With the NCAA men's basketball tournament field finally set, it's time to break down the bracket in our own unique way.
0: Number, in dollars, the players make for anything.
1: Number of teams Crons has in the Tournament. The upstart apparel brand founded by former Pitt standout Pat Cavanaugh does business with #16 UNC Asheville. The company outfitted Robert Morris in previous tournaments
3.99: Amount, in dollars, fans have to pay if they want the ability to watch all the games on the March Madness app. While it's the first time there's a fee, there shouldn't be much complaining -- it comes out to 5.9 cents a game.
4: Number of teams Under Armour has in the Tournament (Lamar, Loyola, South Florida & Temple).
5: Number of teams Russell has in the Tournament. While the Russell brand has seemingly disappeared, this is a very strong showing. Norfolk State, Western Kentucky, Mississippi Valley State, Colorado State and Ohio all wear Russell uniforms.
8: Number of consecutive champions who have had the color blue in their uniform
10: Number of teams that adidas has in the Tournament. Its best chance to have a team win the title lies in Kansas and Baylor.
17: Percent of people who say they've won more than $200 in a tournament pool, according to a CouponCabin.com study.
48: Number of teams Nike (including the Jordan brand) has in the Tournament. That includes all four No. 1 seeds (Kentucky, Michigan State, Syracuse and UNC). This is the first time in recent history that Nike had fewer than 50 teams. The world's largest shoe and apparel company outfitted 55 teams last year, 53 teams in 2010 and 52 teams in 2009.
100: Amount of tickets Kentucky says will be available to students for their first tournament game in Louisville.
500: Amount in dollars, Lamar's Pat Knight makes if Lamar wins a tournament game. Knight's contract calls for a $6,000 bonus for a tournament win, but his incentives are capped at $25,000 and he has already earned $24,500.
1,877: Percent increase in average annual value of the NCAA Tournament TV rights in the last 30 years. In 1982, CBS paid $49.9 million for three years of rights. Last year was the first year of a 14-year, $10.8 billion deal. Factoring in inflation, the 1982 deal was worth $39 million a year in present day value compared to the average of $771 million in the new deal.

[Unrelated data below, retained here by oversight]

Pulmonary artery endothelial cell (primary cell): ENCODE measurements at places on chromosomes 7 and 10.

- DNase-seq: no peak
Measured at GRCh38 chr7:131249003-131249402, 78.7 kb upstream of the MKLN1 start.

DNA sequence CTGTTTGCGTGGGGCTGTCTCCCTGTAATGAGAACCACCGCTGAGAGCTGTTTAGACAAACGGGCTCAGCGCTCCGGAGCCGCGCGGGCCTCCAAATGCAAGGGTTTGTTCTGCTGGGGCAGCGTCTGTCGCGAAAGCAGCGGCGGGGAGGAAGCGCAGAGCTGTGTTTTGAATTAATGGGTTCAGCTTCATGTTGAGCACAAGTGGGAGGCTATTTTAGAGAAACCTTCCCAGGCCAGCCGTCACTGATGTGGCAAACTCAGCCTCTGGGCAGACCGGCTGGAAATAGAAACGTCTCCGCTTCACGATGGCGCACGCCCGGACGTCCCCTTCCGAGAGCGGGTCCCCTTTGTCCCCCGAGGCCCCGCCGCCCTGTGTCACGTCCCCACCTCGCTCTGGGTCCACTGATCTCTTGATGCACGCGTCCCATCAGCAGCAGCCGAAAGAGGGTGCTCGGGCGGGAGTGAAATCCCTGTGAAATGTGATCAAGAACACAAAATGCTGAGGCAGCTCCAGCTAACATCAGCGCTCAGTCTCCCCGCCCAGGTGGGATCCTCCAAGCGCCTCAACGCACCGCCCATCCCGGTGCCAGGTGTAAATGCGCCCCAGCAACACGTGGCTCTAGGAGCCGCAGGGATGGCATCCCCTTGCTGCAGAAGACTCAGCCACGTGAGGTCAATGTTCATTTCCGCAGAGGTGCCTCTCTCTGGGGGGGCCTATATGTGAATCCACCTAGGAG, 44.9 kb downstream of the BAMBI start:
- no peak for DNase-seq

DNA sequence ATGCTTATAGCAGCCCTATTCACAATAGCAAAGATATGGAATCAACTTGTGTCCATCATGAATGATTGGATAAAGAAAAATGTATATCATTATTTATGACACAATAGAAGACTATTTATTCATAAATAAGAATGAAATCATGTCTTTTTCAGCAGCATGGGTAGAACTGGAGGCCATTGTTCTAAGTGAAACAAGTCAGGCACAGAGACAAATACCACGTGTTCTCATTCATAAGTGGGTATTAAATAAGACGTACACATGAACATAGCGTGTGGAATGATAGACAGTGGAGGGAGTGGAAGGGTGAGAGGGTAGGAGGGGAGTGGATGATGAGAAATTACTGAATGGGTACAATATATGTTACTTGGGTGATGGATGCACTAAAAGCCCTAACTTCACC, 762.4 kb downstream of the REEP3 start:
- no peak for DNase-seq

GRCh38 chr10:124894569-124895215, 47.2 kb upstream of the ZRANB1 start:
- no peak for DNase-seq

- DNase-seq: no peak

2,900: Amount, in miles, VCU fans have to travel if they want to see the team's first game versus Wichita State from the campus in Richmond, Va. to the tournament site in Portland, Ore. VCU, which went from the first four to the Final Four last year, travels the furthest of any team to play its first game.
10,000: Salary, in dollars, of University of Vermont head coach John Becker when he took the Director of Basketball Operations job with the school five years ago. Today, he makes $170,000 as its head coach.
10,000: Amount, in dollars, of donation that a Missouri fan has to donate in order to have the right to purchase two tickets to the team's first game against Norfolk State. Tickets are $89.
25,000: The most common bonus, in dollars, coaches make for making the tournament. Coaches who made a $25,000 bonus include Alabama's Anthony Grant, USF's Stan Heath, Indiana's Tom Crean, Michigan's John Beilein, UNLV's Dave Rice among others. Florida's Billy Donovan is among the highest in terms of a bonus just to make the tournament ($37,500)
47,448.15: Amount, in dollars, Purdue head coach Matt Painter makes every win after the second round. Painter, who probably has the most incentive-laden contract, makes $23,724 for the first game.
52,650: Amount, in dollars, it costs students this year at Harvard for tuition. Harvard players are the only players in the tournament who do not have athletic scholarships. It is not known how many players on the team are paying the full amount, if any.
27,809,310: Amount, in dollars, of the disparity in 2010-11 basketball revenues between Duke ($28,917,328) and its first round opponent Lehigh ($1,188,018), according to Equity in Athletics data.
34,310,000: Number of viewers, in millions, that watched the Duke-Michigan final in 1992, still the most-watched NCAA tournament final of all time. Not even half the amount of people watched last year's UConn-Butler finale (14.96 million).
57,900,000: Amount, in dollars, top advertiser General Motors spent on March Madness TV advertising last year, according to Kantar Media.
90,000,000: Amount, in dollars, it is estimated the tournament yields in bets in Nevada. This is roughly equivalent to the amount the state brings in on the Super Bowl alone.
680,000,000: Price, in dollars, CBS & Turner will pay the NCAA and its member schools for this year's tournament.
738,000,000: Amount, in dollars, CBS & Turner pulled in off March Madness advertising last year, according to Kantar Media.
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